A brief history of the yoga mat.
Perhaps the most iconic symbol of the modern yoga experience is the enduring image of a limber yogi stretched intricately across a colorful cushioned mat. This tool aids the modern practice in many ways but was not always an integral part of the asanas. The history of yoga mats can be traced to the earliest yoga practices, dating back thousands of years when wealthier practitioners used tiger or deer skins, and the less wealthy practiced on kusha grass or bare ground. When yoga gained popularity in the west, yogis began using a combination of cotton and rubber mats to cushion wooden floors. Beginning in 1982, carpet underlay was used in Germany which then ushered in the era of sticky mats. Modern yoga mats have come to symbolize the sport while helping to provide a supportive, non-slip, personal space to practice an asana.
The yoga mat in modern practice is designed primarily for its non-stick qualities rather cushioning. Mat texture is used to enhance grip. Selection of a mat can be a challenge for aspirational yogis trying to determine the effects of a mat on their practice. For many standing poses, mats can be unnecessary and are often inferior to wood floors in terms of communicating with the body. For inversions and poses utilizing sitting bones a mat can certainly aid in comfort and protection against slippage. However, too much padding can cause instability in a given asana and this should be considered when selecting a mat. Blankets are used in yoga practices for cushioning and support, thus the role of the mat itself should be centered on grip.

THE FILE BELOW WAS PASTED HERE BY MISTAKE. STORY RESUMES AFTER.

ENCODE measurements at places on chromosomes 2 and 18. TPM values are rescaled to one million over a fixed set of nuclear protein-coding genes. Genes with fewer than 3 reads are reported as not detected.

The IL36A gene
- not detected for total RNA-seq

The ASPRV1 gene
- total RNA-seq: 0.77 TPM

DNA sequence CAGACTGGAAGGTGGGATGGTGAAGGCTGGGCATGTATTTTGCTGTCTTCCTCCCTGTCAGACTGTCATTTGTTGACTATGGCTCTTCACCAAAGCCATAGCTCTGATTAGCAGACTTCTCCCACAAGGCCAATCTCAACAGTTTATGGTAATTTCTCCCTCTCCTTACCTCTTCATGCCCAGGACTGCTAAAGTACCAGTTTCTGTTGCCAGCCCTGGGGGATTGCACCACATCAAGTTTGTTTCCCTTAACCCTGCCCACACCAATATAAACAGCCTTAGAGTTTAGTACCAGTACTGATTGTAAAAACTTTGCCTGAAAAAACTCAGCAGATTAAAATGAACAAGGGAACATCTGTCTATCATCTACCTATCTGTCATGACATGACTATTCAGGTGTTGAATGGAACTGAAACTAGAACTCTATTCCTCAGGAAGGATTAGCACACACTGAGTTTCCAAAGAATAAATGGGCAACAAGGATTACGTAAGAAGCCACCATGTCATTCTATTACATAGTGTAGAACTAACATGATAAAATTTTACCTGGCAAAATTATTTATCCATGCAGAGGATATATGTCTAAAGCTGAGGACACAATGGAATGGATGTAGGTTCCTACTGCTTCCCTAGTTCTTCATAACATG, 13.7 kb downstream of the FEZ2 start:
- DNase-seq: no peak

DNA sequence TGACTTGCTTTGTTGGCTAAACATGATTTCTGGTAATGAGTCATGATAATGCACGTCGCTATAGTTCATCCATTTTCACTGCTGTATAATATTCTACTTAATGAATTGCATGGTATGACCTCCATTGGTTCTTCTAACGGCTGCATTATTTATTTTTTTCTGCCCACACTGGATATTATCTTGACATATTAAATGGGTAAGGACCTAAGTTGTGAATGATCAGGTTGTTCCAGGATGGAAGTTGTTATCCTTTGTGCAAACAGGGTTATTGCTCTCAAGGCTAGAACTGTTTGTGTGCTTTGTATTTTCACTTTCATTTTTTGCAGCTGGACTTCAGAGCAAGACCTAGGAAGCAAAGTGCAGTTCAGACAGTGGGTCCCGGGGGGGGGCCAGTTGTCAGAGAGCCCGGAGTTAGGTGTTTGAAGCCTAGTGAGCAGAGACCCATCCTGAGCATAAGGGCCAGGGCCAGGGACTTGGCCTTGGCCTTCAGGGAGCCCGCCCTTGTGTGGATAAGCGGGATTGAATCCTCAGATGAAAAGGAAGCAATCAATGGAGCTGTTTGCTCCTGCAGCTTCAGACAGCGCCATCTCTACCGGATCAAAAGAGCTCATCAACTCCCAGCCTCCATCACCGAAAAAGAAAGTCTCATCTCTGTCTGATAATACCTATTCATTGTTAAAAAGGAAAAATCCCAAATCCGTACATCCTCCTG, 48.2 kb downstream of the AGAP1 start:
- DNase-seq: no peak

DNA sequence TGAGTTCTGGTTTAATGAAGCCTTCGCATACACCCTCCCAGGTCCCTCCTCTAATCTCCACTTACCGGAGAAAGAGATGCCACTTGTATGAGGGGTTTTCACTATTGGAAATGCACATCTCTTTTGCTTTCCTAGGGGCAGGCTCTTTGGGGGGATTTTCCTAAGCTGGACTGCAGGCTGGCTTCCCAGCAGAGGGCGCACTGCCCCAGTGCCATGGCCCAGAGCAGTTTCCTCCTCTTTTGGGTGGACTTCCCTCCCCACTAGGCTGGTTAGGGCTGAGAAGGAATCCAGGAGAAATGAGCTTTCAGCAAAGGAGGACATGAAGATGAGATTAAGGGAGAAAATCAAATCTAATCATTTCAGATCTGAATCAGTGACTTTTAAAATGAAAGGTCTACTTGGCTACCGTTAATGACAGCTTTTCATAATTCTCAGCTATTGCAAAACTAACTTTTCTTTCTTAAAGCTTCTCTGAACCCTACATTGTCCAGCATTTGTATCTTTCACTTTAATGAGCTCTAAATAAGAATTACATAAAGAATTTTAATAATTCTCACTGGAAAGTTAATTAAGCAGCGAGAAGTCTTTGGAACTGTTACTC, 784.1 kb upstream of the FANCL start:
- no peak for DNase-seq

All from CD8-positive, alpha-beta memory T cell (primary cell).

A key issue surrounding the use of yoga mats is the composition of the mat material. One of the cardinal virtues of yoga is Ahimsa, meaning ‘to not injure.’ Adhering to this karmic principal one should use an environmentally friendly mat. Early mats and even some modern mats contain materials that have the potential to ‘off-gas’ nasty chemicals. The yoga mat industry has evolved to produce a range of mats using ‘eco-conscious’ materials including jute, a vegetable fiber strung into strong, coarse threads then woven into a mat. Other eco mats consist of PVC (polyvinyl chloride) free of latex and heavy metals, and inks that are free of phthalates and other environmentally harmful substances. Modern mats are available in a variety of materials, colors, designs, sizes, and thicknesses to suit a range of tastes.
Yoga mats can serve many purposes including grip, sweat absorption, and creation of a personal sacred space. There are retailers offering a wide range of products in the marketplace, ranging from basic to extravagant with an equally wide price range. While not technically essential to the practice of yoga, the modern yoga mat has come symbolize the yogi that is a on path to full consciousness, both in asana practice and personal style.